Categories
Adolescence Recovery School Self-Care

It’s Cool to Go Back to School: Sober

As summer fades, we begin to feel the pull of school and all that it entails. Walking into any store right now will confirm this, hook, line and sinker. Target has their entire back section stocked to the brim with back to school supplies. Seriously. It’s happening right now and we can’t avoid it. It’s time to wipe the sand from beneath our feet and get ready to rock our backpacks once again.

Often, the dilemma for those who got sober or stayed sober through the summer break is this:  How do we navigate going back to school without getting sucked into the rabbit hole of drugs and alcohol, or stress and anxiety, or all of the above? Is it even plausible to keep our old friends or is moving on safer? Will we still be hip or cool now that the crutch of a bottle or a pocket full of pills has been removed? For some, yes, it’s possible to go back into those spaces without falling down, for others, perhaps not. The answers to these questions are really contingent on the individual. Just as addiction and mental health don’t fit into a one-size-fits-all category, neither does recovery. There are definitely some suggestions that might help you find the way to your own answers and help you get back to school using a safe, sober strategy.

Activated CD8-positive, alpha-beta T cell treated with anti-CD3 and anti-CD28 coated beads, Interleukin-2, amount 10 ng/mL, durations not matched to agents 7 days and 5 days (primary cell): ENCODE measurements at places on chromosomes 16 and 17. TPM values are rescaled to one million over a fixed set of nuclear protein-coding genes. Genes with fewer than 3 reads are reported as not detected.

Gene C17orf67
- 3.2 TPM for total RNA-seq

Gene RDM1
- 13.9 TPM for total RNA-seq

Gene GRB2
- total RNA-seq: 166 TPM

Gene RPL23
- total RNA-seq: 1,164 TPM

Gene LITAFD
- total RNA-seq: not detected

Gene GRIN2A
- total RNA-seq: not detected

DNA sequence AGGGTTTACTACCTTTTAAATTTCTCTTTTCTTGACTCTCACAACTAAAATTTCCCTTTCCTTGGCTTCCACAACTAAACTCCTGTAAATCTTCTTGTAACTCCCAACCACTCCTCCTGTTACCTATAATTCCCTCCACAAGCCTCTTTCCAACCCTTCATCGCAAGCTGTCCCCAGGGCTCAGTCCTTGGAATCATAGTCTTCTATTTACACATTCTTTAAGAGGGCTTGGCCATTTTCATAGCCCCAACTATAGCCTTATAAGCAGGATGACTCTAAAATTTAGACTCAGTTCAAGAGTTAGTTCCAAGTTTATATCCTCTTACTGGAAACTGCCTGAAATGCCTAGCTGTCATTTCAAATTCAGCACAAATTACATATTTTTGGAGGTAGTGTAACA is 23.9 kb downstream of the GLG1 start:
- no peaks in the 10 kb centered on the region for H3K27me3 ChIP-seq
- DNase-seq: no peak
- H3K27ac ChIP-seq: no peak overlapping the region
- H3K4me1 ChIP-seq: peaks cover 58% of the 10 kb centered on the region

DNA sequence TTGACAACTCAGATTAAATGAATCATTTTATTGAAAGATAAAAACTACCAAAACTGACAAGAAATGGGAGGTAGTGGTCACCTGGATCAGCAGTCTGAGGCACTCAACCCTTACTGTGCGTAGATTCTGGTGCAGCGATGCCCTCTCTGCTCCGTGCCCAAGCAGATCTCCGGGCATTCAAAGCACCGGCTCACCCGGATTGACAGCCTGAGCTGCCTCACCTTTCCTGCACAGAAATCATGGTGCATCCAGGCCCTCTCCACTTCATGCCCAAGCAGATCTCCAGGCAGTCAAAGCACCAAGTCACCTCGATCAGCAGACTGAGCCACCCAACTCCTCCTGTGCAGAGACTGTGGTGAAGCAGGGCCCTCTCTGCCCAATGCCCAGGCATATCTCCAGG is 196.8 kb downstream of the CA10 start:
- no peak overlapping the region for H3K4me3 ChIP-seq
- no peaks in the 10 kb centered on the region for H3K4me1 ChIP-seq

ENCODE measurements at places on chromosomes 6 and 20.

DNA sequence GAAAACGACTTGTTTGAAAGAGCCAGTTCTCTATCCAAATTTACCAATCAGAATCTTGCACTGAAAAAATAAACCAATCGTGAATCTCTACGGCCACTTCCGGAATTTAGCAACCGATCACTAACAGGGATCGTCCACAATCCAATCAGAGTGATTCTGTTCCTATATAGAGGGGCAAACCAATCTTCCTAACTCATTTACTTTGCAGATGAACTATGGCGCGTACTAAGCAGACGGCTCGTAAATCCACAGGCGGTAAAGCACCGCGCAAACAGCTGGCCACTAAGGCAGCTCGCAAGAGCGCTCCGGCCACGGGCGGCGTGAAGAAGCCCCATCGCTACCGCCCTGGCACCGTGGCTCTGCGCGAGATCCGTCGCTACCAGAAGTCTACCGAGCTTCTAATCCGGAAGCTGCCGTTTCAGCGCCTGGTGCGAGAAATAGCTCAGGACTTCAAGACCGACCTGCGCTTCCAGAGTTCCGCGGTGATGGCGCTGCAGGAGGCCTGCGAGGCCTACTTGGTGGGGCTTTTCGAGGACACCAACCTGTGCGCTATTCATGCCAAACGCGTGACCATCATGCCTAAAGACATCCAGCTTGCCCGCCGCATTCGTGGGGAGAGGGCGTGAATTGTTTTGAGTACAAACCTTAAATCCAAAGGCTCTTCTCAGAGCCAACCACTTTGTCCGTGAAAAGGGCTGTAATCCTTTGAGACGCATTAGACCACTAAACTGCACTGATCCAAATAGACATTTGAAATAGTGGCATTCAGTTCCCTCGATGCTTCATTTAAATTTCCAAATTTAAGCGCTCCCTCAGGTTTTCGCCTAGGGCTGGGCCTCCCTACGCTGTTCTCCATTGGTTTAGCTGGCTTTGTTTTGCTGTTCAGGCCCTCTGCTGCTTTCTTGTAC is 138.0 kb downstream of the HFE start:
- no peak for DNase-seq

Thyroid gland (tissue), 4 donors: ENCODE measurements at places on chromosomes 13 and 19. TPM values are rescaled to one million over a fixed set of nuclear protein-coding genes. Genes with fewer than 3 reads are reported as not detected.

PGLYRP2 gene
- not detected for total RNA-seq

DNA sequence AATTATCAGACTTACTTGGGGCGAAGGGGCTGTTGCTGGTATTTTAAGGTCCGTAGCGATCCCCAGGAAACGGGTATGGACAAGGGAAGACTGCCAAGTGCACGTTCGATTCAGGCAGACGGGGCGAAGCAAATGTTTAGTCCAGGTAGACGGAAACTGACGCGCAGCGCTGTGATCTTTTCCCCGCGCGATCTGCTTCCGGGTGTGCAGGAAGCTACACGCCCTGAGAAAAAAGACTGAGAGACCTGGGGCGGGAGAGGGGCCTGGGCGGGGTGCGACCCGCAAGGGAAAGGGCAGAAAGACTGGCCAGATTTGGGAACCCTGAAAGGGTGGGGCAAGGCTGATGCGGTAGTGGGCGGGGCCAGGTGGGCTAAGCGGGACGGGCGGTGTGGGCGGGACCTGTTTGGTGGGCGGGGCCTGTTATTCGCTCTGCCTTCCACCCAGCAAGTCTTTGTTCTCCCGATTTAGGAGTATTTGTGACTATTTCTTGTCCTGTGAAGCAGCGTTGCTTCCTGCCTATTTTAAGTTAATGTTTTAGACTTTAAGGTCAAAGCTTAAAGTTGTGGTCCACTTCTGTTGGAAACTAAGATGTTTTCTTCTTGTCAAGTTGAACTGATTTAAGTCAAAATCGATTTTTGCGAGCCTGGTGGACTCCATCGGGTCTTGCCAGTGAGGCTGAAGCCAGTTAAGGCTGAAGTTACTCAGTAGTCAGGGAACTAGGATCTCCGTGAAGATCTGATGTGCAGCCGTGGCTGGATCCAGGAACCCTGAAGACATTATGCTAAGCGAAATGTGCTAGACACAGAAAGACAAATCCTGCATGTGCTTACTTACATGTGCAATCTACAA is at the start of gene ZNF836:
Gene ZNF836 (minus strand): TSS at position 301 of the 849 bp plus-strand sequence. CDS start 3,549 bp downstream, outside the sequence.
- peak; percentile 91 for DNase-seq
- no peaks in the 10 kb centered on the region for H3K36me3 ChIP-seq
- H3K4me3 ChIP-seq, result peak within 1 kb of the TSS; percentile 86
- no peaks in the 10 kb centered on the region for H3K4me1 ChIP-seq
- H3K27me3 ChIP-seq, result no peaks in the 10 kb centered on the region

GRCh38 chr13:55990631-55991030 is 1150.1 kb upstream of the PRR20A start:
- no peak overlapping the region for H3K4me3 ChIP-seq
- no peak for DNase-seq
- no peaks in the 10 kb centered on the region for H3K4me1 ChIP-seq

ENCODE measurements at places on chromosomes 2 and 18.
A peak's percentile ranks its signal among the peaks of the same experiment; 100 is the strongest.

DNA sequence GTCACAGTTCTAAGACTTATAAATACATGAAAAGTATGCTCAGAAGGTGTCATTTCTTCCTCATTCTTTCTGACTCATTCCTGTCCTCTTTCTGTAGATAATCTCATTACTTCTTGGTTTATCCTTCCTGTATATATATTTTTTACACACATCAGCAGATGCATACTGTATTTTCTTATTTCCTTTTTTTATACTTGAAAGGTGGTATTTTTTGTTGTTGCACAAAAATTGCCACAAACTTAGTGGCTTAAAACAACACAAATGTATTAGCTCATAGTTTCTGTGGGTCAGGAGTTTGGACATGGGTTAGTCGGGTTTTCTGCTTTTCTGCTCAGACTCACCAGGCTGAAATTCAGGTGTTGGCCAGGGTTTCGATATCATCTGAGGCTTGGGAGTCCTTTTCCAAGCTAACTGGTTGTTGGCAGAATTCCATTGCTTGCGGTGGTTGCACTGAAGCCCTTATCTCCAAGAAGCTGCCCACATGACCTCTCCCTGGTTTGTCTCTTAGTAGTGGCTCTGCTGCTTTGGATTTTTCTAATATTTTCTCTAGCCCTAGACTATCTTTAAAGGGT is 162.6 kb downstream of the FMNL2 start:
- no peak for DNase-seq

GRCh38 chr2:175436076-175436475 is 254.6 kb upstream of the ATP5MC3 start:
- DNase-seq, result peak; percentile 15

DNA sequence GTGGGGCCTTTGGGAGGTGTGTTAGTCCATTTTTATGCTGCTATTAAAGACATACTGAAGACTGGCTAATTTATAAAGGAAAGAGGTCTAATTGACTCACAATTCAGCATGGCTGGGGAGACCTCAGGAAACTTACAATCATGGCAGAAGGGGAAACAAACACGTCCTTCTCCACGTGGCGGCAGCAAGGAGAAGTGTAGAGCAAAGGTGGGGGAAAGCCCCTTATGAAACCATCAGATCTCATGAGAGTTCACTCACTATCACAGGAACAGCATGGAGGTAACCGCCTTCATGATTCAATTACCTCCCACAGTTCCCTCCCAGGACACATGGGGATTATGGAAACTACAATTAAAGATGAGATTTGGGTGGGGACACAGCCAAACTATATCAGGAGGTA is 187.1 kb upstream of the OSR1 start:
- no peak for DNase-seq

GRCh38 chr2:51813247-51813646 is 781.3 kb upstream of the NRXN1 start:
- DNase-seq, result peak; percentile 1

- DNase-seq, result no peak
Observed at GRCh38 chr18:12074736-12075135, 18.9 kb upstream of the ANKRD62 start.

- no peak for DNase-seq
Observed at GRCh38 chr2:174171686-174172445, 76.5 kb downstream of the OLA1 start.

• Make sure you are going to meetings. Now, more than ever, you will need the security and support of a recovery community.
  • Do you have a sponsor? If not, get one, stat. If you do have one, make sure you continue to work with him or her and continue to check in on a regular basis.